(a) Natural baryta sulphate, barytes, or heavy spar, is employed in the manufacture of a handsome innocuous white colour, fast, and resisting most reagents, but with little body or covering power. This white, fixed with glue size, is largely employed in the manufacture of paper-hangings, and for adulterating white lead and zinc white. In preparing it, the whitest lumps are picked out, coarsely broken, and heated in reverberatory furnaces to disintegrate the substance, and produce a finer degree of pulverization. The grinding is done dry, and the resulting fine powder is thrown into tanks of water, stirred, and let stand a little while, when the heavier and coarser particles fall to the bottom. The milky-looking supernatant water is decanted into settling basins, where the lighter suspended material deposits; after another decantation of the clear liquor, the pasty white is collected, and dried in the air or a stove-room.

(6) Artificial baryta sulphate, found in the market under the name of blanc fixe (fast white), is much better than native sulphate. According to Kuhl-mann, the cost of the acids constitutes the main expense of manufacture. By putting natural baryta carbonate (withe-rite) in contact with the vapours escaping from salt-decomposing furnaces or from lead chambers, he succeeded in saving a large proportion of the un-condensed vapours. In his works, the baryta, dissolved by the condensed acids, is converted into the artificial sulphate by an addition of sulphuric acid. The recovered nitric and hydrochloric acids return to take part in a new operation, and increase the yield. In another process of Kuhlmann's, a mixture of natural baryta sulphate, manganese chloride, and coal, is transformed at a high temperature into insoluble manganese sulphide and barium chloride, which is easily separated by washing. The reaction is represented by the formula -

BaO, S03 + MnCl + 4C = BaCl + MnS + 4CO

The coal intervenes as a deoxidizing agent, and is converted into carbonic oxide. He is thus able to transform native baryta sulphate into barium chloride' without a loss of more than 3 to 4 per' Cent, of baryta sulphate. The transformation is effected in large re-verberatory furnaces, similar -to those employed for decomposing salt in soda-works, with a hearth divided into two compartments by a low wall. When these furnaces have been heated, the portion most remote from the fireplace is charged with a finely-pulverized mixture of native baryta sulphate and bituminous coal; and above it is poured the liquid residue from the manufacture of chlorine, the free acid of which has been previously saturated with chalk or native baryta carbonate. The mixture is well stirred, and thickened by heat. When it has become a thick paste, it is passed over the partition wall, with proper iron tools, into the compartment near the fire. There the mass swells, and soon disengages small jets of carbonic oxide. After an hour's calcination at red heat, the semi-fluid paste, which has little more consistency than that of crude soda, is removed from the furnace, and, when cold, forms a black mass of barium chloride, with manganese and iron sulphides, and a small proportion of baryta hyposulphite.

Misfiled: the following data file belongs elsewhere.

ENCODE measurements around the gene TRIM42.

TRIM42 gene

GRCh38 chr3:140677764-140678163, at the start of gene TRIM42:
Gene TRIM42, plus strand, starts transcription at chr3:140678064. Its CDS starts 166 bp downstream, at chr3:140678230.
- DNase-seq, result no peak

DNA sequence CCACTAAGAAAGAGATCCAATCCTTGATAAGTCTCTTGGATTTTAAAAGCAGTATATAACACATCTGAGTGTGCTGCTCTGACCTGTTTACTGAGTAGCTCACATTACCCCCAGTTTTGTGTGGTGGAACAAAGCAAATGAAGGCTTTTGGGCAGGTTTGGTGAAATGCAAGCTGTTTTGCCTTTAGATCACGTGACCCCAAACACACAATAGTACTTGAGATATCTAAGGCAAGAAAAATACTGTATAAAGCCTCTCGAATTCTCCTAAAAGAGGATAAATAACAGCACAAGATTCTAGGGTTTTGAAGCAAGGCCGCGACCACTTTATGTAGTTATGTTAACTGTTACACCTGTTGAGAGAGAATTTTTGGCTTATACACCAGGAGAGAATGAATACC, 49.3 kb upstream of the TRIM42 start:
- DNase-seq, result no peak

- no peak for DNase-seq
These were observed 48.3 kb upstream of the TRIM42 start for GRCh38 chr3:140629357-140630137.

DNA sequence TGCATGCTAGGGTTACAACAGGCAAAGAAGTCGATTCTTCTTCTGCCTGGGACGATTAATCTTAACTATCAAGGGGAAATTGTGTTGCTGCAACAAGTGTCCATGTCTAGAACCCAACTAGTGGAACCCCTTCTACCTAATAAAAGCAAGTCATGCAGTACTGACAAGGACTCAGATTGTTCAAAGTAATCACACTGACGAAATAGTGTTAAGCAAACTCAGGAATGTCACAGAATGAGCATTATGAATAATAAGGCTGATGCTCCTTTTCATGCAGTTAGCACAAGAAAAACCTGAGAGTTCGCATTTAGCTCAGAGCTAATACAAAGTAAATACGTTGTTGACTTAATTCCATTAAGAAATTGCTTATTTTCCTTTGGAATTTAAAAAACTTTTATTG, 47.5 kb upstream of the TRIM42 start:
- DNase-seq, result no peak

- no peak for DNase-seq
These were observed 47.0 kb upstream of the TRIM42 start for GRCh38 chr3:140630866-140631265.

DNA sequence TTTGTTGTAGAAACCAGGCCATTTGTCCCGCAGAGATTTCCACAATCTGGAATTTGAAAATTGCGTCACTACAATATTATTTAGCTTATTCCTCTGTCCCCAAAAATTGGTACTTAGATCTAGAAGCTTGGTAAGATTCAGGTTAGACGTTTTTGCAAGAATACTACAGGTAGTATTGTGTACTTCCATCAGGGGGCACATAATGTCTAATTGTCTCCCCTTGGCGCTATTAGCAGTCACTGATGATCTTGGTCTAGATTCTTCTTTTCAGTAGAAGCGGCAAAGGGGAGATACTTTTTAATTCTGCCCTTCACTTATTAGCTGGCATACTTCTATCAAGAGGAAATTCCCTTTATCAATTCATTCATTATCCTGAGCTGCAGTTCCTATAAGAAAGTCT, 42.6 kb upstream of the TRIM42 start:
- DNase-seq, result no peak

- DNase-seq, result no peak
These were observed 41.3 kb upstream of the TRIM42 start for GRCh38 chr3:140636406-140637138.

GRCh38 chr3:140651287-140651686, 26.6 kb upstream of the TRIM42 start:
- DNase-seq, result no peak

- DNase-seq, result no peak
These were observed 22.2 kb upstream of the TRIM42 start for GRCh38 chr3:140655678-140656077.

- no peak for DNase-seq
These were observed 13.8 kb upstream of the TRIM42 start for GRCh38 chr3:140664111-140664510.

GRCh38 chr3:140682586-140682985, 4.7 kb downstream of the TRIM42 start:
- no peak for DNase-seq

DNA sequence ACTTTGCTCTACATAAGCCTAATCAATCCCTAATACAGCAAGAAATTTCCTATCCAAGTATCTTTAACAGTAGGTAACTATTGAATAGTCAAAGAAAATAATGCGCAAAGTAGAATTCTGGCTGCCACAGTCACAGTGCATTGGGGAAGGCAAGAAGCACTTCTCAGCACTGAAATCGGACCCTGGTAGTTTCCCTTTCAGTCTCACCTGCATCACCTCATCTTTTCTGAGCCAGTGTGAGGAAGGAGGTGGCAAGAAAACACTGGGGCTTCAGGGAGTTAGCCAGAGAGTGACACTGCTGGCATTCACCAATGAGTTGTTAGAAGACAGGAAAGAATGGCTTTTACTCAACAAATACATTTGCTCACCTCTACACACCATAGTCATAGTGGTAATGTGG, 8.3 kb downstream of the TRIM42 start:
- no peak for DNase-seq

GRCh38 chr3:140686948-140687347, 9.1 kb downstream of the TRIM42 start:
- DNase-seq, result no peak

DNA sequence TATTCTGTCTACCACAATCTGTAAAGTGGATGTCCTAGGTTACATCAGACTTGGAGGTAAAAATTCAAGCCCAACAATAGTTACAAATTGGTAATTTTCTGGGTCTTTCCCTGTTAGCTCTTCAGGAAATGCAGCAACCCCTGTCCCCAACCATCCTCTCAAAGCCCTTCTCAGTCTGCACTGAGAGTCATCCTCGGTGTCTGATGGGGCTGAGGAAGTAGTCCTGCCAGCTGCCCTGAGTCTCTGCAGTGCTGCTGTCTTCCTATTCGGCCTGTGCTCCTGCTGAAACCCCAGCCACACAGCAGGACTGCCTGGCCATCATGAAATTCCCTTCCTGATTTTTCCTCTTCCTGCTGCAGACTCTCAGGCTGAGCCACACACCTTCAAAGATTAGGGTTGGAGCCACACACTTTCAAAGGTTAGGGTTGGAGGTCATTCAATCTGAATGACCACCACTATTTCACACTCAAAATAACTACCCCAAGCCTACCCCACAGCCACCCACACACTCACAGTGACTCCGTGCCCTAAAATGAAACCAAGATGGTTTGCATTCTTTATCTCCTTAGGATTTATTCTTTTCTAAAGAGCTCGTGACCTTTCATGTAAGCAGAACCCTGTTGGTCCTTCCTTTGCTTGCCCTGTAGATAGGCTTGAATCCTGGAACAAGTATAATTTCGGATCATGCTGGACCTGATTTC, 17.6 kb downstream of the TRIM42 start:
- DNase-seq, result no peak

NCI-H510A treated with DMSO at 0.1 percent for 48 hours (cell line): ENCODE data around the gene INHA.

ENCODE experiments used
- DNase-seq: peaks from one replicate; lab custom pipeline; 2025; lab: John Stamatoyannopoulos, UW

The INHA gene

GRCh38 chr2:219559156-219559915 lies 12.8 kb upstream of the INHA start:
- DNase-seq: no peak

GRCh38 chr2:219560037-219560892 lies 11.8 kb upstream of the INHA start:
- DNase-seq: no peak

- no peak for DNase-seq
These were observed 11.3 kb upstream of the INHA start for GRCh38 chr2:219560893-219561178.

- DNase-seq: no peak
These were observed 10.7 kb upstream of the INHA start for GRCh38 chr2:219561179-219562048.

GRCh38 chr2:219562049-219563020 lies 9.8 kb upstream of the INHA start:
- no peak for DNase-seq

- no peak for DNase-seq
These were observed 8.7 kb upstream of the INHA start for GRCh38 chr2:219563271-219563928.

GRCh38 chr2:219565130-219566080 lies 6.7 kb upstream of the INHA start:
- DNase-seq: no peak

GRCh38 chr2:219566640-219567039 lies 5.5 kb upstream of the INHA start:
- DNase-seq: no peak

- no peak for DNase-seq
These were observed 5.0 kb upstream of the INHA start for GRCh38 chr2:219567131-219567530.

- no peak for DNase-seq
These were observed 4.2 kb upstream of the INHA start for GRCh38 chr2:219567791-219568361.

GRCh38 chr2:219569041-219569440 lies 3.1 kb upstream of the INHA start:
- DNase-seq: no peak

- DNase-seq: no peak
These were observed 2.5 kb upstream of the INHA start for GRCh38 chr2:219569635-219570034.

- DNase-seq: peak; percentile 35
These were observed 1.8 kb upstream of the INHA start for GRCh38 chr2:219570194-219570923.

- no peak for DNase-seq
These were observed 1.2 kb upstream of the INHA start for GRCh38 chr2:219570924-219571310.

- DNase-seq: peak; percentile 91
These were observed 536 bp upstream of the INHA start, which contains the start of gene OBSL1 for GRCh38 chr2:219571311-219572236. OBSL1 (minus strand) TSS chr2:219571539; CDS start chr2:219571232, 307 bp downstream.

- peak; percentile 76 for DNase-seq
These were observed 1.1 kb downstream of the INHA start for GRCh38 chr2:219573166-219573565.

After several days' exposure to the air, the mass becomes disintegrated, and the hyposulphite passes to the state of sulphate. The substances are then lixiviated with hot water in an apparatus disposed like that for crude soda. The liquors are a clear solution of nearly pure barium chloride. Should there be slight excess of barium sulphide, causing a yellow colour, there is poured in, until complete decoloration, a solution of manganese chloride (residue of the manufacture of chlorine) which has been deprived of iron by digestion with powdered baryta carbonate. Conversely, any excess of manganese chloride is separated with barium sulphide. The solution of barium chloride, obtained from the raw product, marks 24° or 25° B. When purified in the manner indicated, chamber acid (sulphuric), diluted with water to 30° B., is poured in as long as a precipitate forms. The whole is well stirred and let stand. The baryta sulphate is rapidly deposited, and the syphoned liquors constitute a hydrochloric acid marking 6° B. The artificial sulphate thus obtained is washed, to remove the last trace of free acid, drained to the consistency of a firm paste in cloth filters, and the filters are pressed, or subjected to centrifugal action.

When the paste has become thick enough, it is packed in barrels, and contains 30 to 32 per cent, of water. It may be dried and moulded like white lead, but in the majority of cases it is more advantageous. to use it in the pasty state, because, once dried, it does not require the same degree of comminution.